General objectives, theoretical underpinning, frameworks of thinking

The module aims to:

  • refresh and reinforce knowledge and understanding of the concept of Community, its characteristics and needs;
  • raise knowledge about the 'community-based' approach in target areas;
  • increase knowledge about the issue of 'crisis', the importance of psychosocial support and the skills of service providers;
  • expose the different models of psychosocial support, and the challenges and opportunities offered by each of these models.

Introduction to the module

Watch introduction video by Liliane Younes

Towards critical engagement

  • How is the observation of music-making with a target community able to help and inform our understanding of the dynamics inside this "community" ?
  • Which aspects should be "warning" for us? How could music help us to move from a challenge we are facing, in order to create an opportunity?
  • How can we deal with our own fears and anxiety while working inside an affected community? which human resources do we need and what support do we seek?
  • What kind of information relevant to the community we are working is useful for us, in order to provide adequately?
  • Are there priorities in the community to respond to before we organize our intervention; should these come first, and, if so, why?


Extracts from the Pilot Seminar's 1st session, where Henry Brown is facilitating musical engagement with the MARS students, a newly formed group, where noone knows anyone else.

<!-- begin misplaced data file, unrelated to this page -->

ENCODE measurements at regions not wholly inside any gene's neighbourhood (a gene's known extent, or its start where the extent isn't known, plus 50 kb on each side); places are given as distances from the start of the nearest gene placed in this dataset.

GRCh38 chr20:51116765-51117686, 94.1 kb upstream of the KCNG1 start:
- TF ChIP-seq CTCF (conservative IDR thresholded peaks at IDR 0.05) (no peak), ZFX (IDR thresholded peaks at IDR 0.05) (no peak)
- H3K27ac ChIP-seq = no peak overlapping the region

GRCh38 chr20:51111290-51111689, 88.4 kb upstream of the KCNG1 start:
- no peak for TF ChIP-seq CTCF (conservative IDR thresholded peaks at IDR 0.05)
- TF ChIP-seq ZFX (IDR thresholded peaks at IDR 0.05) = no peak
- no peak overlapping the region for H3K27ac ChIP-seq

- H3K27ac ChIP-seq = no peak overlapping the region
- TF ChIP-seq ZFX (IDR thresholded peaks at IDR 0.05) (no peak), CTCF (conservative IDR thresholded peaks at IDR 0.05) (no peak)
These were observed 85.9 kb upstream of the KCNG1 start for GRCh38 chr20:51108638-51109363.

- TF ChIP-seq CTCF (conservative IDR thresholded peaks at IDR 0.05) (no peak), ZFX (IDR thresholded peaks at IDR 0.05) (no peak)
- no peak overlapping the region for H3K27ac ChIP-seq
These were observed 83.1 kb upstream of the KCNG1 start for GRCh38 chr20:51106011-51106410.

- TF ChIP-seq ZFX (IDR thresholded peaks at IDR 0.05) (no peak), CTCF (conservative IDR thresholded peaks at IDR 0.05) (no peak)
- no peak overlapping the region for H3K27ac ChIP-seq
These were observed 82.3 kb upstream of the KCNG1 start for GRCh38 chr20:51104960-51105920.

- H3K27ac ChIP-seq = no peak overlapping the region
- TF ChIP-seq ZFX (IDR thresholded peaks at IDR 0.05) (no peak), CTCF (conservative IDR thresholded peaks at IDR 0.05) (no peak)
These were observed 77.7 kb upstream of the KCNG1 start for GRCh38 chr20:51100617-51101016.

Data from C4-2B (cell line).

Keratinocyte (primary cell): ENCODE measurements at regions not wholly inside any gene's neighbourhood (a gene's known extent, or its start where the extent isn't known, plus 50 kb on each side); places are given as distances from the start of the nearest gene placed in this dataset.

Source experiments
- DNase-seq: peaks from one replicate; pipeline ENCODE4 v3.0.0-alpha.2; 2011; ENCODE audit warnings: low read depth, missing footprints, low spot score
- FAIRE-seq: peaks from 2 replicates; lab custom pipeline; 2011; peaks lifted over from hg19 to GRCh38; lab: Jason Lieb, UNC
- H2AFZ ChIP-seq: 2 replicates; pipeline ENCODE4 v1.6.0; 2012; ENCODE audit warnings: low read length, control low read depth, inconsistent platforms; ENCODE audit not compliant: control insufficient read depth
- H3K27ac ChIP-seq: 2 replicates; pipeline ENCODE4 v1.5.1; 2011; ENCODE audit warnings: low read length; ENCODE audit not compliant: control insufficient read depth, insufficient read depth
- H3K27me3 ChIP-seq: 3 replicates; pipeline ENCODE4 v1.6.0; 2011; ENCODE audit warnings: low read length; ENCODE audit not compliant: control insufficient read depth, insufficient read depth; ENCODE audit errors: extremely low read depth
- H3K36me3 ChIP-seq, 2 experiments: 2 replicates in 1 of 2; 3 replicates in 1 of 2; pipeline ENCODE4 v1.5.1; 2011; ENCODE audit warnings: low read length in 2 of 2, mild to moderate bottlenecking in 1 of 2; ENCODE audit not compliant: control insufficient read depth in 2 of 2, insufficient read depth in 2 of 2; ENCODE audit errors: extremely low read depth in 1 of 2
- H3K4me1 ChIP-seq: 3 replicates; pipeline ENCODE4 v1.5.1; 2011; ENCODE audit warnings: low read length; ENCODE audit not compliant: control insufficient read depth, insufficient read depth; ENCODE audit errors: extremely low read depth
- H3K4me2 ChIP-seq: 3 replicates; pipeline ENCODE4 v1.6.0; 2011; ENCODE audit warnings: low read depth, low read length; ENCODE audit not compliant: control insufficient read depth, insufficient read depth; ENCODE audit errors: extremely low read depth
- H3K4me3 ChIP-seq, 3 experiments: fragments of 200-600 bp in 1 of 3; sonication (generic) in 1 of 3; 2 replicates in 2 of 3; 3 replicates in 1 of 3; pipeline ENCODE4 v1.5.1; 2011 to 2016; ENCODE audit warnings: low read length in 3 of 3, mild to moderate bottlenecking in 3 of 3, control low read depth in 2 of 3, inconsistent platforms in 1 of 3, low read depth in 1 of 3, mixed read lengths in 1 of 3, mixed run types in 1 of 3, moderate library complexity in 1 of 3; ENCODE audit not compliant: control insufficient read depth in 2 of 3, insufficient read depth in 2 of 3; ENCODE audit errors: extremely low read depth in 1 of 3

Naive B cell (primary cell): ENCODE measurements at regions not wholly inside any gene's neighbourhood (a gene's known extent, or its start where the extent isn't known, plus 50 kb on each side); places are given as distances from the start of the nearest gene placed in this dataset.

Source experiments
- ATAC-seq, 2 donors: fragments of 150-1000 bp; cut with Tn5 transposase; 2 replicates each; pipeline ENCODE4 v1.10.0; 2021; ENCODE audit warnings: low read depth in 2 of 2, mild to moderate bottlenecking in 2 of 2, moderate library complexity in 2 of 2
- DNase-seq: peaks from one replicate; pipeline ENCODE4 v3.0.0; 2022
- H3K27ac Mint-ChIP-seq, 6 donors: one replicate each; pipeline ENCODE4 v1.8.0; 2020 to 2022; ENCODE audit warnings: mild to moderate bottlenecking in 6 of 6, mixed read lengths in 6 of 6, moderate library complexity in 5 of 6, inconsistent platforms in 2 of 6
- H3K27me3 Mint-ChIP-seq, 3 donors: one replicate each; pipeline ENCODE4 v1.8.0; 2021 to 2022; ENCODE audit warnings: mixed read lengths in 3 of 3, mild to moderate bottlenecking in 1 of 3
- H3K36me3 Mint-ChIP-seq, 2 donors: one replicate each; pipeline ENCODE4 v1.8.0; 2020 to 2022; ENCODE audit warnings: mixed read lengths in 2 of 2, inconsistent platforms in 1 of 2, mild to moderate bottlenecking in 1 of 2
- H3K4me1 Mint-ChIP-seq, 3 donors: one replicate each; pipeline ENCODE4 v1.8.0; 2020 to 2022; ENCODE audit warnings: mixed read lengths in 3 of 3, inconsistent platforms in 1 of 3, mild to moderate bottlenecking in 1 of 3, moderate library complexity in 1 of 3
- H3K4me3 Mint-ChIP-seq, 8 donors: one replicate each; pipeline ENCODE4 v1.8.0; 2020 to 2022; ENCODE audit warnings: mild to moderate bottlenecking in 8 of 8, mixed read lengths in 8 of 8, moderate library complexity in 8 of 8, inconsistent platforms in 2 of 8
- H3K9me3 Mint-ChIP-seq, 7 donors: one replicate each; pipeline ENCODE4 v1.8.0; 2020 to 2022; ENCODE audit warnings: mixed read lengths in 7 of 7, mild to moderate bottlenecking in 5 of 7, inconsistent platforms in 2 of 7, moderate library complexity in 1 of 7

This is followed by an excerpt of the group discussion on “What is psychosocial music support?”, led by Deborah Parker.

This module focuses on two levels:

  1. the theoretical knowledge pertaining to the 'community-based' intervention model, from a psychosocial perspective, and the application of this model inside communities affected by war, conflicts, trauma, marginalization, isolation, deprivation, persecution, abuse, discrimination ...
  2. improving our aptitude to observe and report about the dynamics / symptoms seen inside a defined community, through the design of musical activities.

You are strongly recommended to work in groups: to generate and pool experiences and ideas amongst yourselves, and to develop group assignments.

These do not necessarily have to be written documents - feel free to be creative about your communication method (oral presentation, powerpoint, multimedial, text, etc...)

Assignment proposal 1: PS Intervention Models

Illustrate and review 2 different models of psychosocial intervention, comparing their 'strong' and 'weak' points.

How do these models inform our PS music work?

Assignment proposal 2: Health in relation to the PS framework

How can we relate health to psychosocial factors?

How does the psychosocial perspective change our view of 'health'?

How is 'music' involved (why is it important?)?

Assignment proposal 3: PS music case-study

Describe briefly a PS music activity you have implemented inside a community:

  • Introduce the group (number, ethnicity, nationality, age, area...). Which methods did you use to get to know the community you were to work with?
  • Which steps did you take to define the resources, needs and challenges of the community (mapping of existing services / networking with other actors ...)?
  • What were your objectives and which methods did you use to reach these objectives?
  • Which intervention model did you adopt and why?
  • Was there any change in your original plan and if yes, why?
  • How was the dynamic inside the group, and what, in your opinion, explains this dynamic?
  • How did you evaluate the results?
  • What was the impact of the intervention you made on a personal level (feelings of success, mistrust, need for support ...)